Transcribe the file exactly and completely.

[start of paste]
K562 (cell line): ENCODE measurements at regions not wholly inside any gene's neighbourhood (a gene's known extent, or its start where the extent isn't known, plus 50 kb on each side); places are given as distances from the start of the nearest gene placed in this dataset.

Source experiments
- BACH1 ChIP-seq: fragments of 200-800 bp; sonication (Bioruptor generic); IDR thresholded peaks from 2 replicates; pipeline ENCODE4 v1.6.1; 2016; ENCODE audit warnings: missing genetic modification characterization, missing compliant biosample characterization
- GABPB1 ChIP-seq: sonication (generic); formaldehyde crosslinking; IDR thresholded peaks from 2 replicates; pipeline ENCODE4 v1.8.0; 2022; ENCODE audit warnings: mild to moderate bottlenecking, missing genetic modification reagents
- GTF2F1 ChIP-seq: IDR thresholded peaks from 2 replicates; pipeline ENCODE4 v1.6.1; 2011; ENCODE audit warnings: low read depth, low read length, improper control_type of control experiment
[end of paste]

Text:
K562 (cell line): ENCODE measurements at regions not wholly inside any gene's neighbourhood (a gene's known extent, or its start where the extent isn't known, plus 50 kb on each side); places are given as distances from the start of the nearest gene placed in this dataset.

Source experiments
- BACH1 ChIP-seq: fragments of 200-800 bp; sonication (Bioruptor generic); IDR thresholded peaks from 2 replicates; pipeline ENCODE4 v1.6.1; 2016; ENCODE audit warnings: missing genetic modification characterization, missing compliant biosample characterization
- GABPB1 ChIP-seq: sonication (generic); formaldehyde crosslinking; IDR thresholded peaks from 2 replicates; pipeline ENCODE4 v1.8.0; 2022; ENCODE audit warnings: mild to moderate bottlenecking, missing genetic modification reagents
- GTF2F1 ChIP-seq: IDR thresholded peaks from 2 replicates; pipeline ENCODE4 v1.6.1; 2011; ENCODE audit warnings: low read depth, low read length, improper control_type of control experiment